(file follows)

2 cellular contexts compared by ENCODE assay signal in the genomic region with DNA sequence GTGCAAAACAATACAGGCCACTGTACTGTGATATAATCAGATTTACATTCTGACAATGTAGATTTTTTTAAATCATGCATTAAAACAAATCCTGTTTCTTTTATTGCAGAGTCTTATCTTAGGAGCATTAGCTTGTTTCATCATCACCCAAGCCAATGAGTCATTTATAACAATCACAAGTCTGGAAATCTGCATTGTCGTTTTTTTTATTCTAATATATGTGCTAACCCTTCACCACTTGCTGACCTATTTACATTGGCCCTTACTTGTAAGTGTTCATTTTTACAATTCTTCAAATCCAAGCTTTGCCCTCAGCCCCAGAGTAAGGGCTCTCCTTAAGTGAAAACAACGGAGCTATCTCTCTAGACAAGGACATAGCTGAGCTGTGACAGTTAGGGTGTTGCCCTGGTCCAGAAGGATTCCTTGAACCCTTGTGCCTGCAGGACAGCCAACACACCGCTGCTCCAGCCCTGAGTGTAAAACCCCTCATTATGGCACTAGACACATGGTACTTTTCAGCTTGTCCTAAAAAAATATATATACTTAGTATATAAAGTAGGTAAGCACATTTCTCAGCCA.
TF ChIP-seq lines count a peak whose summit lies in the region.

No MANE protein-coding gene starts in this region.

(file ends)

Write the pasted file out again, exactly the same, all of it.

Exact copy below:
2 cellular contexts compared by ENCODE assay signal in the genomic region with DNA sequence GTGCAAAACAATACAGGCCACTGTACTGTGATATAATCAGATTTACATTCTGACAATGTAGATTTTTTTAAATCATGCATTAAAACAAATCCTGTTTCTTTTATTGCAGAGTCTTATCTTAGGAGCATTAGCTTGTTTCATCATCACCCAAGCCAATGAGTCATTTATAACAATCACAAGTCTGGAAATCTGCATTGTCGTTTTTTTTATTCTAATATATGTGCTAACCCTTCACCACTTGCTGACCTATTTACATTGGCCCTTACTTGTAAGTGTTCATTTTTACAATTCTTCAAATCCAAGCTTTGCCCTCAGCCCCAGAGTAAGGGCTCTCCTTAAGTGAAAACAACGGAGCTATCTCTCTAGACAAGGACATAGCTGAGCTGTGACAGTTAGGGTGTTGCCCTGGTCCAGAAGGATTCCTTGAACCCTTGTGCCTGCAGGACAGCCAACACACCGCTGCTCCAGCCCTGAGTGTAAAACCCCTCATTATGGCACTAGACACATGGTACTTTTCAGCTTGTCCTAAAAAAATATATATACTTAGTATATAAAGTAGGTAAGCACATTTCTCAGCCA.
TF ChIP-seq lines count a peak whose summit lies in the region.

No MANE protein-coding gene starts in this region.